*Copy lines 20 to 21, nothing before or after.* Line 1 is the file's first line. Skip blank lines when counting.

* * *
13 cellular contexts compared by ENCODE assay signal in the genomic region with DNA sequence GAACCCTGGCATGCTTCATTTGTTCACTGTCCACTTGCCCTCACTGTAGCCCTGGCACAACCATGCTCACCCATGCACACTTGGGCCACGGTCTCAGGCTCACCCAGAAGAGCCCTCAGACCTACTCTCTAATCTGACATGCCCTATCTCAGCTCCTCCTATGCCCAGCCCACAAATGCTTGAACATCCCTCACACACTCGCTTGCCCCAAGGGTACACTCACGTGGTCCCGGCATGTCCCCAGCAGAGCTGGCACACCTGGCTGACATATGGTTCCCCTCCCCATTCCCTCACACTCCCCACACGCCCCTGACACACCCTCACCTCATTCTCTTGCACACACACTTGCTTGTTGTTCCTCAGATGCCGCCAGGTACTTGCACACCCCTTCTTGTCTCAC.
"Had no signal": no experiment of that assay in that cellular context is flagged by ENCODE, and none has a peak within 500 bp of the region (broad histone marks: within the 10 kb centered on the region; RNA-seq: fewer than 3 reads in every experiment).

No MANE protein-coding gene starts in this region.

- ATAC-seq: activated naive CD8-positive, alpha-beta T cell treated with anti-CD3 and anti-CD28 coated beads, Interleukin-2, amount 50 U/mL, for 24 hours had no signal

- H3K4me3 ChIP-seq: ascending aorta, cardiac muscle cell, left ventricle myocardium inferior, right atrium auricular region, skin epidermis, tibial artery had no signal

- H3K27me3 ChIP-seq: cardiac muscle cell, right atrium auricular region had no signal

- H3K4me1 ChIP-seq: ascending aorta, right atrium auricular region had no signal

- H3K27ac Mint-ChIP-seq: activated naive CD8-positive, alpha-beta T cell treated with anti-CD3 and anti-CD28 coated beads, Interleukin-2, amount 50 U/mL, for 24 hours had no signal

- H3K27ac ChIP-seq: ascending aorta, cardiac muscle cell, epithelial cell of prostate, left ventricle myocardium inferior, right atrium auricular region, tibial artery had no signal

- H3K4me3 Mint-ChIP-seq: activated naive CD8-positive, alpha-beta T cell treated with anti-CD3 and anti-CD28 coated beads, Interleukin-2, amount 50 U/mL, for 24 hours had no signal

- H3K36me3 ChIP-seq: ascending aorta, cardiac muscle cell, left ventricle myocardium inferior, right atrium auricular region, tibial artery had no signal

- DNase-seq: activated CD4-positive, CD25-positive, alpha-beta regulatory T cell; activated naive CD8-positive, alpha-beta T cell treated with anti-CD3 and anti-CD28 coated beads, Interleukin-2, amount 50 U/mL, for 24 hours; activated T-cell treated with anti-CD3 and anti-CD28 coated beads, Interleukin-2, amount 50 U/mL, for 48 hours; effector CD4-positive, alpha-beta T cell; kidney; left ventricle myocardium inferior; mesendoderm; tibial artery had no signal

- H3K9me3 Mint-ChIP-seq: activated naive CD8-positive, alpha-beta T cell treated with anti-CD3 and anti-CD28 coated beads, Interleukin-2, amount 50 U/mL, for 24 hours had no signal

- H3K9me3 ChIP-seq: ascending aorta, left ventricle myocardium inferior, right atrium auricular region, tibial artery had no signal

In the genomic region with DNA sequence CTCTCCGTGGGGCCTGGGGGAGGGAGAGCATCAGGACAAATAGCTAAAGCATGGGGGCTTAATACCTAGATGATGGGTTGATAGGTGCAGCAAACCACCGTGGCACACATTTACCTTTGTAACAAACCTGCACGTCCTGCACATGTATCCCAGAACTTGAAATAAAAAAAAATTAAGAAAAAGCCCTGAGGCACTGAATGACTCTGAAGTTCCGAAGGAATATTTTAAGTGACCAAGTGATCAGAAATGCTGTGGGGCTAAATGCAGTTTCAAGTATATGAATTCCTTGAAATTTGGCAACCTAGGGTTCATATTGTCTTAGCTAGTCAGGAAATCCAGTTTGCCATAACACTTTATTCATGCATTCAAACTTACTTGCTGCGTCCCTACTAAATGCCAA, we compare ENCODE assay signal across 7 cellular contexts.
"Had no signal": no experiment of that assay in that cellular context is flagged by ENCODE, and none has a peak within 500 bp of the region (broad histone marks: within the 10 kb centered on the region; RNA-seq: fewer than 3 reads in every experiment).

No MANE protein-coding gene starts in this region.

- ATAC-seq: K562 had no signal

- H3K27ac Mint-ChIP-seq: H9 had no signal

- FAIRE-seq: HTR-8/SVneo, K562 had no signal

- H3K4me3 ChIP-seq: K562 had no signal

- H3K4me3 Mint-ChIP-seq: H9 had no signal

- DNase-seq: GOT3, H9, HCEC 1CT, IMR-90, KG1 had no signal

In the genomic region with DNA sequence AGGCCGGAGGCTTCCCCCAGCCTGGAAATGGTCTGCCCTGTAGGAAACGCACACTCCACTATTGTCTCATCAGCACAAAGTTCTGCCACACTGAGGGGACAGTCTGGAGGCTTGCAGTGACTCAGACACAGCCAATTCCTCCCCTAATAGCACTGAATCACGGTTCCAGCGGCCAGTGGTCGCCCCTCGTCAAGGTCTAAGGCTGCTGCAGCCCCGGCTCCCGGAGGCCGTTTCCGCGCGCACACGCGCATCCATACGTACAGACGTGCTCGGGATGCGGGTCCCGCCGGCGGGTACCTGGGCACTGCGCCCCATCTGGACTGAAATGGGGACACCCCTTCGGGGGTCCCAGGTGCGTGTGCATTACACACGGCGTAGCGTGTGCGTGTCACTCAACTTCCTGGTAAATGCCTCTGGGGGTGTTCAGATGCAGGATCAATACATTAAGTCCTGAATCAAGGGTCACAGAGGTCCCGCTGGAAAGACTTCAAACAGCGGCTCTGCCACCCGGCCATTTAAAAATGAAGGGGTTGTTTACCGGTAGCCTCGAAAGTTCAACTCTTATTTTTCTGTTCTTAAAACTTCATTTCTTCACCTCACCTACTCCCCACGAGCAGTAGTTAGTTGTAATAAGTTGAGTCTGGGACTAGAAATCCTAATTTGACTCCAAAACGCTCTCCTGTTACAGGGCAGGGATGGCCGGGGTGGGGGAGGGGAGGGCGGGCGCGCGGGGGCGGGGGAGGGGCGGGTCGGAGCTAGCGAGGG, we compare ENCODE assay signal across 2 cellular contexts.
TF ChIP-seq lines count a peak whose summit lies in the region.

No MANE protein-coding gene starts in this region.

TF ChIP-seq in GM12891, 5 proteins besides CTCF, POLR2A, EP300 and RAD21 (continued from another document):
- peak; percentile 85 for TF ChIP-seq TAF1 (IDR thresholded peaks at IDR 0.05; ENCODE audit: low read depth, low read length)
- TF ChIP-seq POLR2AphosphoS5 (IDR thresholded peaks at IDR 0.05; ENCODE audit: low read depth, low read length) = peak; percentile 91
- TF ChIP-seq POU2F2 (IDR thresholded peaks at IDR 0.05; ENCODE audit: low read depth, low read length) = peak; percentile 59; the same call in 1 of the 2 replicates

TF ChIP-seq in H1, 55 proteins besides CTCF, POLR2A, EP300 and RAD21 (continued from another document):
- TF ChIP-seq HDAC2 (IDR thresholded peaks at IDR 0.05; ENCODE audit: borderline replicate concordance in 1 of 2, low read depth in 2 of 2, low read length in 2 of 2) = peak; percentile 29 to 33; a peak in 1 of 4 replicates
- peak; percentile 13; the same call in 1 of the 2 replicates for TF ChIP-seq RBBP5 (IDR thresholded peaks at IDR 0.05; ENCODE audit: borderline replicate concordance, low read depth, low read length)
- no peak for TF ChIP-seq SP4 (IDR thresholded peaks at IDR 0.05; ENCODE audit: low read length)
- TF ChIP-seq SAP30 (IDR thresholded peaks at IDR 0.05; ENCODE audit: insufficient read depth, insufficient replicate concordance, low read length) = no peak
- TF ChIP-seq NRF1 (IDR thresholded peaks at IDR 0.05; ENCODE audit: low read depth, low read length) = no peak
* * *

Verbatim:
- FAIRE-seq: HTR-8/SVneo, K562 had no signal

- H3K4me3 ChIP-seq: K562 had no signal